Turkey’s Many Nutrients Worth Gobbling Up

I don’t eat much meat these days. But when I do, I turn to the star of 46 million tables each Thanksgiving: turkey.

Not only does my beloved butterball deliver an impressive cornucopia of nutrients, but it serves them up without much fat or calories.

Let’s start with turkey’s most salient nutrient: protein. Often referred to as the “building block of life,” protein plays a key role in the growth, development and maintenance of cells. Not getting enough of this workhorse nutrient can lead to weakness, muscle wasting, dry hair and skin, fatigue and much more. An average serving of turkey provides about half of our daily needs, perhaps twice that on Thanksgiving!

What’s more, this tasty bird trots out impressive amounts of B vitamins, especially niacin, B6 and B12. All together, these essential vitamins aid in red blood cell production, help convert food to energy and promote healthy nervous and digestive systems. Since B12 deficiency is common as we age—whether through diet or poor absorption—it’s good to know that turkey is an excellent source of this important vitamin.

Consuming turkey also boosts your intake of selenium, phosphorous, zinc and choline. These important minerals each provide a valuable function: selenium helps your body produce thyroid hormones, phosphorous keeps bones and teeth strong, zinc fortifies the immune system, and choline supports brain development and function. New research links low levels of choline to Alzheimer’s disease progression.

What this white meat doesn’t deliver is fat, particularly saturated fat. It’s why experts recommend its consumption over red meat, which can raise your “bad” cholesterol and put you at higher risk for heart disease.

An average serving of skinless breast meat has 140 calories and just 2 grams of total fat (with scant saturated fat), while the same size serving of roast beef has 300 calories and about 20 grams of fat (with 8 grams saturated fat).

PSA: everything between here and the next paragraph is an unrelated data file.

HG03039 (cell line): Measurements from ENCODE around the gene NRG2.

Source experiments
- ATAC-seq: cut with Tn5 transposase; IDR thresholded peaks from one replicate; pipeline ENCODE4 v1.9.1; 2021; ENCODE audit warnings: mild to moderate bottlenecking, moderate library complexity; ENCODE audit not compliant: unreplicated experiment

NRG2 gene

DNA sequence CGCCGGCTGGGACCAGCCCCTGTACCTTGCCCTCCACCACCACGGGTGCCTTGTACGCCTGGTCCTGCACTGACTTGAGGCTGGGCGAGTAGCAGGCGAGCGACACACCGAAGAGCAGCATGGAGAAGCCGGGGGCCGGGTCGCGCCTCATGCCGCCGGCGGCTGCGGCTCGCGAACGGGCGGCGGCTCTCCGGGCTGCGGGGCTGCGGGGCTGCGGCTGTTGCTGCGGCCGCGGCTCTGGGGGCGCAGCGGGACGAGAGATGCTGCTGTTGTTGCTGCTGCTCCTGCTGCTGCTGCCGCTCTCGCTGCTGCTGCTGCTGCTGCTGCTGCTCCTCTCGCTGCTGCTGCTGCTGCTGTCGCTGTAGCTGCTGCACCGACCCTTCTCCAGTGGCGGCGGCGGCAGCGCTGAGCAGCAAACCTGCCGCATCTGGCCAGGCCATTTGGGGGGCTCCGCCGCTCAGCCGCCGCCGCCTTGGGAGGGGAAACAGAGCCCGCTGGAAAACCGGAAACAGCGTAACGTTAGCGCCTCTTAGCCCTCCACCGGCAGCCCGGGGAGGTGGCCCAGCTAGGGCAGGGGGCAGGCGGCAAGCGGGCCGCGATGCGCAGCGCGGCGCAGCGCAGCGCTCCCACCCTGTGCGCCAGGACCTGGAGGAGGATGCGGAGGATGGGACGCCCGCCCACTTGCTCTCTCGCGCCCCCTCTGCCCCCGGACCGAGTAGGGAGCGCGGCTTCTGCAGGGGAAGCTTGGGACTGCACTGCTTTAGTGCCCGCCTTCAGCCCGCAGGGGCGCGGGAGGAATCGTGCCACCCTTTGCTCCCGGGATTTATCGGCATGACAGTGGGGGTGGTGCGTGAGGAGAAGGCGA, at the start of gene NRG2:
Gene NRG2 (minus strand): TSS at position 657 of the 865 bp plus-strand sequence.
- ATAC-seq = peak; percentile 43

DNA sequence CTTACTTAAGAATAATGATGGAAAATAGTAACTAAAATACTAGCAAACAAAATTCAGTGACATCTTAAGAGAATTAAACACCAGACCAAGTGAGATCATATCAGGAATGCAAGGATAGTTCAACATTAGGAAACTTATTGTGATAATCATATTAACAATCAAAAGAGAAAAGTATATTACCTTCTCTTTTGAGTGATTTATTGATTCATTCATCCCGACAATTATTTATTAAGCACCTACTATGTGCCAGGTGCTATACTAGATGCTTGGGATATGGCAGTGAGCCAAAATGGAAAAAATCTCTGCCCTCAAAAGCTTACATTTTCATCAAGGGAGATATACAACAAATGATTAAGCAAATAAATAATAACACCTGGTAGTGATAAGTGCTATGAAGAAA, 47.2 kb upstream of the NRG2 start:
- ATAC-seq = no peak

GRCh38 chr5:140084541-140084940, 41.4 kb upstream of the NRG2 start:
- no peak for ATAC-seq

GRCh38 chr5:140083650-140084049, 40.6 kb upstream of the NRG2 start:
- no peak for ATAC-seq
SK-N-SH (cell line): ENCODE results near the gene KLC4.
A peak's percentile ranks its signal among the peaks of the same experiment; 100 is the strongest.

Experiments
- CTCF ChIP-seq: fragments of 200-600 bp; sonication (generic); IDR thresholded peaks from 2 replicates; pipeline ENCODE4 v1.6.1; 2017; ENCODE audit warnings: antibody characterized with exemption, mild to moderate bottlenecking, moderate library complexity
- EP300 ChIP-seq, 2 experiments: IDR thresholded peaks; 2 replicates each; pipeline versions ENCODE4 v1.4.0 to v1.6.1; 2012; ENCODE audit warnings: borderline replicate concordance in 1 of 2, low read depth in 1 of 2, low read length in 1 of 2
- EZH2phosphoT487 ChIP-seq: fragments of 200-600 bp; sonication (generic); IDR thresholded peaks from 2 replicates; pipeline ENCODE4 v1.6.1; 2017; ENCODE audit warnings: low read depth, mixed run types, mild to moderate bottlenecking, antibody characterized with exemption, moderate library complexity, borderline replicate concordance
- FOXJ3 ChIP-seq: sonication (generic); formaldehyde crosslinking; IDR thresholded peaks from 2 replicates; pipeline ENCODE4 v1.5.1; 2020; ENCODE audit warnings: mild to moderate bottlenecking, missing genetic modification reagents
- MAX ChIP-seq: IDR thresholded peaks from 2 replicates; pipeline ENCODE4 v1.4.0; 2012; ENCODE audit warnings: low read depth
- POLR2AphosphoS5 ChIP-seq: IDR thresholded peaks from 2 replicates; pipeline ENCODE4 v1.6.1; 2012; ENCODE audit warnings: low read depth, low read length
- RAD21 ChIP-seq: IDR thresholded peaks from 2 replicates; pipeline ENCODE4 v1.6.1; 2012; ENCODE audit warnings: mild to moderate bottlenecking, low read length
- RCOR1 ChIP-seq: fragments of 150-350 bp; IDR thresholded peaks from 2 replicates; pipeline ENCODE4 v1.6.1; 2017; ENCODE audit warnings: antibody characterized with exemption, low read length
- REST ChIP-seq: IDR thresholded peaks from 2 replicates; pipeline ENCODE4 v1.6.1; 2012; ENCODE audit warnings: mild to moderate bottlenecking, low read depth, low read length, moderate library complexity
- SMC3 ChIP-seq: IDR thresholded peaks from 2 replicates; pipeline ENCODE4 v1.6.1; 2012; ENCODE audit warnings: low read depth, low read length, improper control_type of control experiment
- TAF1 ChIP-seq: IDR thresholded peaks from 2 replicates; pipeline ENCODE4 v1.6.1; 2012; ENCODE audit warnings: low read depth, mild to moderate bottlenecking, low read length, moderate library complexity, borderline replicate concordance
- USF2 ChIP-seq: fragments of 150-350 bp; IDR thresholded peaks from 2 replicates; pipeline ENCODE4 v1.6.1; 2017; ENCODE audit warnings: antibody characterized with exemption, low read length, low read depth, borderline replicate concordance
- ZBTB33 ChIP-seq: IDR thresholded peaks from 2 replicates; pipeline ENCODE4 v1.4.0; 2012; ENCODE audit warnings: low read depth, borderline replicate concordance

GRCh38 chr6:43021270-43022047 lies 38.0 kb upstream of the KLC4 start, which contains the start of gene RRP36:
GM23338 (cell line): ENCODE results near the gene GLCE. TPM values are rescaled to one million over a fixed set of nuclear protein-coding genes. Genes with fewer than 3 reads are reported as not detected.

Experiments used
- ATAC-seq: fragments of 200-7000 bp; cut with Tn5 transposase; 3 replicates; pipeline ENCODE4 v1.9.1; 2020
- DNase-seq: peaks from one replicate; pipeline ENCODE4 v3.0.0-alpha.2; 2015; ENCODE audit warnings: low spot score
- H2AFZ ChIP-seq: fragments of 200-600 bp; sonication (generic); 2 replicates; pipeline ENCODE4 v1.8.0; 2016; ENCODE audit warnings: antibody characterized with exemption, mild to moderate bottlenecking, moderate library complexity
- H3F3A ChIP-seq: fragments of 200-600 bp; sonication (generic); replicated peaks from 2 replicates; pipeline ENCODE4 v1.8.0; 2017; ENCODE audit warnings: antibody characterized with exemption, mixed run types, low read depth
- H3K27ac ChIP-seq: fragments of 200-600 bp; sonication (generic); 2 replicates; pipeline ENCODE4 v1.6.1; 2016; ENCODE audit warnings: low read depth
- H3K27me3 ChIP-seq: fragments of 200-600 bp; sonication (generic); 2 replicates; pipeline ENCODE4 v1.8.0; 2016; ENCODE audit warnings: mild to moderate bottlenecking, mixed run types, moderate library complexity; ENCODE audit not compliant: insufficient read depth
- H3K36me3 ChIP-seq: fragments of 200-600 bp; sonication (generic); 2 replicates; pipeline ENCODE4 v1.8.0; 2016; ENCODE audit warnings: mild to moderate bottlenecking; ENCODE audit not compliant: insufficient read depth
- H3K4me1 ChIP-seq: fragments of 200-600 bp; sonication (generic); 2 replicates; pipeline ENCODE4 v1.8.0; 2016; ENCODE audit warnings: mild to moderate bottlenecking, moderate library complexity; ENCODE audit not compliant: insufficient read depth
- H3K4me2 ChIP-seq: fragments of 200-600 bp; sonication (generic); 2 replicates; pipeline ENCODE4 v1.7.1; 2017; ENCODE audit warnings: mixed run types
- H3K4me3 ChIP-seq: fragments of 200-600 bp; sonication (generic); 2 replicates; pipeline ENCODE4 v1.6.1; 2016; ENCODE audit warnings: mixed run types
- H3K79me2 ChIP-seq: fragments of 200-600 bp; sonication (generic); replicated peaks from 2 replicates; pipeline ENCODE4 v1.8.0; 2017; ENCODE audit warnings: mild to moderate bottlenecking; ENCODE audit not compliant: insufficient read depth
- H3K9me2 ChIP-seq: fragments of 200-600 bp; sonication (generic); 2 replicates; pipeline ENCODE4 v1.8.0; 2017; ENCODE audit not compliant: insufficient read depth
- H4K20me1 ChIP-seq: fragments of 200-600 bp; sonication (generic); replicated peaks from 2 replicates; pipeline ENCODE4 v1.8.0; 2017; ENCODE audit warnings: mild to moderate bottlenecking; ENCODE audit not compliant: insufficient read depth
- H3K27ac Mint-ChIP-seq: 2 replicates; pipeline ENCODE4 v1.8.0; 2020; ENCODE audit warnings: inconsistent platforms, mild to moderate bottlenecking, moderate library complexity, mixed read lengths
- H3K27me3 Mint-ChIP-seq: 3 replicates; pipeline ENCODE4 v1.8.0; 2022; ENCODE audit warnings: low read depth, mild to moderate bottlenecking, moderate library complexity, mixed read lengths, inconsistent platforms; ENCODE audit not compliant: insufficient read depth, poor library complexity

If you’re wondering what makes us so sleepy after our Thanksgiving meal, well, not everyone agrees on the cause. While some point to turkey’s tryptophan, a natural sleep narcotic, others blame it on the large amounts of carbohydrates we consume.

Helpful Tips

Look for plump turkeys with a well-rounded breast. Beware of flat spots, which suggest the bird has been thawed and refrozen. If you’re looking for the cleanest option, go with an organic, free-range turkey that has been raised without antibiotics and fed an organic diet. And if you’re looking for the leanest cut, go with skinless, white meat. By the way, no hormones are ever used in the production of any US turkey.

Cream of Turkey and Wild Rice Soup

Serves 4 Serves 4   •   Adapted from eatingwell.com

1 tablespoon olive oil

2 ½ cups sliced mushrooms, (about 8 ounces)

1 cup chopped celery

1 cup chopped carrots

½ cup chopped onions

¼ cup all-purpose flour

½ teaspoon salt

¼ teaspoon freshly ground pepper

4-5 cups reduced-sodium chicken broth

1 cup quick-cooking or instant wild rice

3 cups shredded or diced cooked turkey

½ cup reduced-fat sour cream

1 teaspoon thyme (or spice of choice)

1. Heat oil in a large saucepan over medium heat. Add mushrooms, celery, carrots and onions; cook, stirring, until softened, about 5 minutes. Add flour, salt and pepper; cook, stirring, for 2 minutes more.

2. Add broth and bring to a boil, scraping up any browned bits. Add rice and reduce heat to a simmer. Cover and cook until the rice is tender, 5 to 7 minutes. Stir in turkey, sour cream, and thyme; cook until heated through, about 2 minutes more. Add more broth, if needed.